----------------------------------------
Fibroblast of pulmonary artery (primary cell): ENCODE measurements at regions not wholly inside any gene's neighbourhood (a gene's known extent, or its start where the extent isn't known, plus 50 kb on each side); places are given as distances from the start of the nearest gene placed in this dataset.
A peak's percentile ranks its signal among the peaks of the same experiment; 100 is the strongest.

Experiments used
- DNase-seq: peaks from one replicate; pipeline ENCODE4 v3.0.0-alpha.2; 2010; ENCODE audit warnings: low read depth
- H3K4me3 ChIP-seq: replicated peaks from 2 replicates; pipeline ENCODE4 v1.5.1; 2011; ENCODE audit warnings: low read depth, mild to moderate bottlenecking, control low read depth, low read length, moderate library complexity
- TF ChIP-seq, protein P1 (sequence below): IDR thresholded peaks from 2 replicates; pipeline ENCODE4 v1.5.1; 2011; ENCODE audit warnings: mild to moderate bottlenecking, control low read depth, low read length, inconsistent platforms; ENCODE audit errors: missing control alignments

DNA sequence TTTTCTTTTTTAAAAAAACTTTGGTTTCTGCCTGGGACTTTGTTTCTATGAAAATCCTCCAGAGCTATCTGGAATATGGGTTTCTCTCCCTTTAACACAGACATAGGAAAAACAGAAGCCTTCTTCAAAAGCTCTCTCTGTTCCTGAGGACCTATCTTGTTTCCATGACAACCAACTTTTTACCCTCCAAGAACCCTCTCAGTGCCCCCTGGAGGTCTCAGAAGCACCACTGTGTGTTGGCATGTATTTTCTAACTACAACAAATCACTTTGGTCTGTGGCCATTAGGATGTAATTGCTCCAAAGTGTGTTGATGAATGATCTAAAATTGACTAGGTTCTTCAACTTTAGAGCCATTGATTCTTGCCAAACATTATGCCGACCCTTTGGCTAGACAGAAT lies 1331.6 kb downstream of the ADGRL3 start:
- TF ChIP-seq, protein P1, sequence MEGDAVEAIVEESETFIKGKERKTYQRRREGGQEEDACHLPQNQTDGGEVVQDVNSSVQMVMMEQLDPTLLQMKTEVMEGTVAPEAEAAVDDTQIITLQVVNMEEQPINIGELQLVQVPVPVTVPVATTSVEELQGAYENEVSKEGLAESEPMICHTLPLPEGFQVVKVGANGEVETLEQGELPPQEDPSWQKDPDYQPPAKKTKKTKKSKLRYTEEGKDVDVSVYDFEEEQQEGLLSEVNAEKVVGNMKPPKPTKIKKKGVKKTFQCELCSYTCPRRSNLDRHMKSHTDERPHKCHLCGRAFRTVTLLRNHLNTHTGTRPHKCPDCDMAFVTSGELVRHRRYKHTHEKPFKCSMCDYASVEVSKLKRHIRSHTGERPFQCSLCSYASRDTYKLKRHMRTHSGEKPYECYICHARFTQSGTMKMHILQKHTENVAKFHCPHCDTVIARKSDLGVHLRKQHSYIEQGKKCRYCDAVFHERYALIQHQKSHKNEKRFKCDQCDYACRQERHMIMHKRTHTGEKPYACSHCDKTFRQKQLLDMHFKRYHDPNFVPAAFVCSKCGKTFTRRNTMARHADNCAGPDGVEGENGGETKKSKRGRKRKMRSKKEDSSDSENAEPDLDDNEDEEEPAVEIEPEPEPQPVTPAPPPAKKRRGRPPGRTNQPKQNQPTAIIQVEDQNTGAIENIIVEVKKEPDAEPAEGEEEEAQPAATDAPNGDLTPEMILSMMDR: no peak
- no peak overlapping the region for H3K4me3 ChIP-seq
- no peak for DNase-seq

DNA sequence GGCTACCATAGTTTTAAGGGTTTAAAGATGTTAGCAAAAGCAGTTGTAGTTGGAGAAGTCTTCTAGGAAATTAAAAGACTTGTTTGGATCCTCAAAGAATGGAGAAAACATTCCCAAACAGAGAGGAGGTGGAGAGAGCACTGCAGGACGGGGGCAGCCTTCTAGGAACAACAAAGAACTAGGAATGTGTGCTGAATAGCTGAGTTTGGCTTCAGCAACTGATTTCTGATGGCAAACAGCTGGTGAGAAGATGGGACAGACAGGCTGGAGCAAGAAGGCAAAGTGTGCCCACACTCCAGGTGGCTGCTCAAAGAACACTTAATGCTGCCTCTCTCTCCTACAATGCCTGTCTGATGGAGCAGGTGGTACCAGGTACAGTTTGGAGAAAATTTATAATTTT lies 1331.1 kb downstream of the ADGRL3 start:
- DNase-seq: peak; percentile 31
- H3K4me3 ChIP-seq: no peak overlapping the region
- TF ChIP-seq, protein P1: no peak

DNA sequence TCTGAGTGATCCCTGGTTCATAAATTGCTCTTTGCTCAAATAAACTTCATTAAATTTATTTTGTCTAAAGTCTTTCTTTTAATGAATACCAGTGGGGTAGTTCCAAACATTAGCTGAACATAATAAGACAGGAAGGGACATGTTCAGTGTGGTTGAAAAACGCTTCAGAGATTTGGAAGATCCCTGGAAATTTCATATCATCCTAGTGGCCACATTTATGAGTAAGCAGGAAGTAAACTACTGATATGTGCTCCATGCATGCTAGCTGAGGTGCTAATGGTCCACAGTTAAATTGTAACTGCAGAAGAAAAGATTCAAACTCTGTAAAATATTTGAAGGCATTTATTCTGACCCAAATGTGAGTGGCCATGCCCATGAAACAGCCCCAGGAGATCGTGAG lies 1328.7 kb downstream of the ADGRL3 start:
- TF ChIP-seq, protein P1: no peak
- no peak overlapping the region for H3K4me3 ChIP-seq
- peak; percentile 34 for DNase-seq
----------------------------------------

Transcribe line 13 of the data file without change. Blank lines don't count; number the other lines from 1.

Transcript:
- H3K4me3 ChIP-seq: no peak overlapping the region